DENMARK – Denmark has unveiled a standard model for public-private partnerships (PPPs) to facilitate investment in new public building projects and renovations.
Pension fund administrator PKA welcomed the Danish government's willingness to cooperate with the private sector over construction projects, while minister for business and growth Annette Vilhelmsen said she knew the business community were "looking for large public projects to invest in".
She added that the allowance for building renovation would offer benefits. "The municipalities can benefit from bundling several smaller renovation projects together in one project."
This would attract a wider range of suppliers and ultimately ensure that renovation tasks could be solved in the most effective way, said Vilhelmsen.
The new standard model set out by Konkurrence- og Forbrugerstyrelsens, the Danish competition and consumer authority, provides for two variations – one for new construction and one for renovation projects.
Both models were designed to make it easier for public authorities launch PPP projects, the business and growth ministry said, and to reduce the transaction costs associated with each PPP.
The authority intends to provide guidance and tools for implementation, as well as a standard contract municipalities can use.
The agreements will typically run from 15 to 25 years, and will allow public authorities to bundle the renovation of several buildings.
According to the new model, PPPs will link construction or renovation work with the subsequent operation and maintenance of the building, the ministry said.
This would be the first time in Denmark that PPPs were used for the renovation of public buildings.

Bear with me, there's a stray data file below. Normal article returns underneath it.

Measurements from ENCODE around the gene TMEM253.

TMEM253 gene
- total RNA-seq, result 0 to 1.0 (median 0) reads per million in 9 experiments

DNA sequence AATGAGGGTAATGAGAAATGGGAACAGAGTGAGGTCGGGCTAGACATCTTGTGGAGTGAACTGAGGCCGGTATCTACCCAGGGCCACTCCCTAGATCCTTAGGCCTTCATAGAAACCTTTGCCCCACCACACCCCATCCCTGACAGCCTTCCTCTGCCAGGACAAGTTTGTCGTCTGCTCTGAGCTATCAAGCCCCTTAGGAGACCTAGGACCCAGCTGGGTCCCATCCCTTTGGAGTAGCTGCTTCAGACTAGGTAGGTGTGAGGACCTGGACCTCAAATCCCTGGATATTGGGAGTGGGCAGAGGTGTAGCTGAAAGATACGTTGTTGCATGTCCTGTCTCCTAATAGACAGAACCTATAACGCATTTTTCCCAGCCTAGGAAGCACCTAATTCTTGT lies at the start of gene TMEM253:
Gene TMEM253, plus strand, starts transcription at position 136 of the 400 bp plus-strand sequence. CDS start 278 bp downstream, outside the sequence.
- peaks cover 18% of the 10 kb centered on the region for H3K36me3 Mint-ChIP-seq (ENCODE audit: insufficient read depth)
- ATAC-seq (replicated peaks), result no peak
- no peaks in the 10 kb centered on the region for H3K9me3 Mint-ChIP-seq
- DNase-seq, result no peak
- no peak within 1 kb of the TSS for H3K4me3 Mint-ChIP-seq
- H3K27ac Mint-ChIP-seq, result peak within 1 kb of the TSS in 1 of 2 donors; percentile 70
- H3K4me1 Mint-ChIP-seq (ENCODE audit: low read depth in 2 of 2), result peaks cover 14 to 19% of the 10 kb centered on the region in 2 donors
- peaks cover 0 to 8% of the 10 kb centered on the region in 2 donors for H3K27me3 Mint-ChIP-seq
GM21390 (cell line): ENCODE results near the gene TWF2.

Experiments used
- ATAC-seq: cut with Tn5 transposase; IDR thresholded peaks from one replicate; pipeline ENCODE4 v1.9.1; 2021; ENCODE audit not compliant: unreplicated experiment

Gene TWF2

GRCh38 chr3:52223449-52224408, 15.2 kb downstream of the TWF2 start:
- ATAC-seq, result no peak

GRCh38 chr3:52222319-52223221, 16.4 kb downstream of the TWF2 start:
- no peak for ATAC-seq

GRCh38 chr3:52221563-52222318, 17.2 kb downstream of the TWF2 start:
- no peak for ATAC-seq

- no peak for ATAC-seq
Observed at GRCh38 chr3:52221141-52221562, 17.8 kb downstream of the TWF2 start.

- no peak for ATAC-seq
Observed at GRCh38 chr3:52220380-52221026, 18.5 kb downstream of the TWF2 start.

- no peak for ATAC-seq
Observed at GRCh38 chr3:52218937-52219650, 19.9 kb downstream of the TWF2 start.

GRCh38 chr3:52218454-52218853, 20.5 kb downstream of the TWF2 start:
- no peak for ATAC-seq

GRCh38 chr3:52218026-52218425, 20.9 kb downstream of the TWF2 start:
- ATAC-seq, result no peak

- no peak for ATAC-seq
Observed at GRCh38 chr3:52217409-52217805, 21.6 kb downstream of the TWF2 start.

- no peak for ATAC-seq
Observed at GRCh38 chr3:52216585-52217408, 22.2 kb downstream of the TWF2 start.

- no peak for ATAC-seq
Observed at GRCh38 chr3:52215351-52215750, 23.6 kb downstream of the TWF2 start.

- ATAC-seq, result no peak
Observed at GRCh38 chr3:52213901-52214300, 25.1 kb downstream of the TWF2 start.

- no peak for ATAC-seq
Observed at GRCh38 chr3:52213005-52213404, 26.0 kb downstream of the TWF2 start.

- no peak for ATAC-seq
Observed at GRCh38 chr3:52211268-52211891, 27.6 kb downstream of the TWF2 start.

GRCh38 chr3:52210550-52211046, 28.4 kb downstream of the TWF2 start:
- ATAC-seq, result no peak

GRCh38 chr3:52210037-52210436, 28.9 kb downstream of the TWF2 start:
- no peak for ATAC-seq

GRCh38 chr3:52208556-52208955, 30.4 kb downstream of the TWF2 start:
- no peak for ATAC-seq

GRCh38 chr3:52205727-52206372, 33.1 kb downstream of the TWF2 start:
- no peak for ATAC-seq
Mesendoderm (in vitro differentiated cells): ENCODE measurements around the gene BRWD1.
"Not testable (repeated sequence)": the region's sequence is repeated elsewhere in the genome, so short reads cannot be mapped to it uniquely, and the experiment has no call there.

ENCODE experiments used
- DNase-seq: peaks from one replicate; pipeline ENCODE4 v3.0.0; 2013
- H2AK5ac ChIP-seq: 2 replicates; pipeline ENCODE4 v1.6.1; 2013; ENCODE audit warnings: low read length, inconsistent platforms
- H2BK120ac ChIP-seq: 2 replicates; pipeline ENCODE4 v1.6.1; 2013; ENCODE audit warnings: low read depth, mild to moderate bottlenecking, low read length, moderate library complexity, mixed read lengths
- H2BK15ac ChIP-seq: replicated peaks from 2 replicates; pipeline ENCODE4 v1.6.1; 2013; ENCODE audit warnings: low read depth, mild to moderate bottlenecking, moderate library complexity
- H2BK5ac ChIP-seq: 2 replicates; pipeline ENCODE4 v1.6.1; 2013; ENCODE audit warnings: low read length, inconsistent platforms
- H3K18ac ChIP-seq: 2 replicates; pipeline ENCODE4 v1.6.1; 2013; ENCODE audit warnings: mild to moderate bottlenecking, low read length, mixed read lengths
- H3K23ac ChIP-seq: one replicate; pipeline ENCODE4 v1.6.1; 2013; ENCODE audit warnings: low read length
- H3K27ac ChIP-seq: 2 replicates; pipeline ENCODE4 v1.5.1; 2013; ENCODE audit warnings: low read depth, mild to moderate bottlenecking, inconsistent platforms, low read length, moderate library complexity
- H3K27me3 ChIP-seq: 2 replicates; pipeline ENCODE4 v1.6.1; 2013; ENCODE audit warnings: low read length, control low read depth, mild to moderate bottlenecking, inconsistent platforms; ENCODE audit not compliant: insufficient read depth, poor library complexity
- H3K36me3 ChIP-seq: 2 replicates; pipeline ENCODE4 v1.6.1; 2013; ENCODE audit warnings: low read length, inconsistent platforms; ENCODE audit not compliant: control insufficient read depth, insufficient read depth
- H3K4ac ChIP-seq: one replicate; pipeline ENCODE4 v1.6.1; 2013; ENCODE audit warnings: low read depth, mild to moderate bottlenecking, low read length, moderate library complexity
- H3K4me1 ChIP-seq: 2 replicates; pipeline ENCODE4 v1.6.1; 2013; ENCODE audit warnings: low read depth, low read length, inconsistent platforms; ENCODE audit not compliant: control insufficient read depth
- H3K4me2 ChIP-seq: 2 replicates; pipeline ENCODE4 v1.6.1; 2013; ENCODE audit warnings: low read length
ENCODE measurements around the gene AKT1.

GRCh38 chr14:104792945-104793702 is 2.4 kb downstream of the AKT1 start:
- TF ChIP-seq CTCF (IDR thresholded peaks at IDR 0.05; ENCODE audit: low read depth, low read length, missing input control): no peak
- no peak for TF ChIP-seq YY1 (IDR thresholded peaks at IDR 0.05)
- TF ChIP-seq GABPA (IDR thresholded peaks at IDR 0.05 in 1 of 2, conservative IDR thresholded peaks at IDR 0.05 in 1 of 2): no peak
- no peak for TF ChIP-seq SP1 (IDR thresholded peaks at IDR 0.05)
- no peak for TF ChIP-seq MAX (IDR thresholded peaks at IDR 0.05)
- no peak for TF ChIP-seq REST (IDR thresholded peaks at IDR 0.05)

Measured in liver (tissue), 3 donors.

"A PPP gives the private supplier the option to think about the renovation work in connection with the subsequent operation and maintenance of it," said Vilhelmsen.
"If the private supplier also pays part of the energy bill, this gives them an incentive to opt for a high energy standard."
PKA's managing director Peter Damgaard Jensen said: "We have long called for political goodwill towards PPPs in Denmark; the minister has delivered this today.
"PPPs work well abroad, and we are pleased that this indicates they are beginning to take off at home too – especially at a time when the public does not have much money to build or maintain buildings."
PPPs would be good for members of PKA's five labour-market pension funds and for Danish society, he said, as they would not only improve public services but also boost employment.
PKA is one of the three major Danish pension funds that last year joined together to facilitate PPP opportunities.
Last year, the funds created a "one-stop shop" to help authorities plan, build and finance construction projects, and said they aimed to invest up to DKK5bn (€670m) in infrastructure and real estate through the partnerships over the next few years.
The fund was also involved, alongside ATP, PensionsDanmark and others, in launching a working group on how to structure Danish infrastructure PPPs.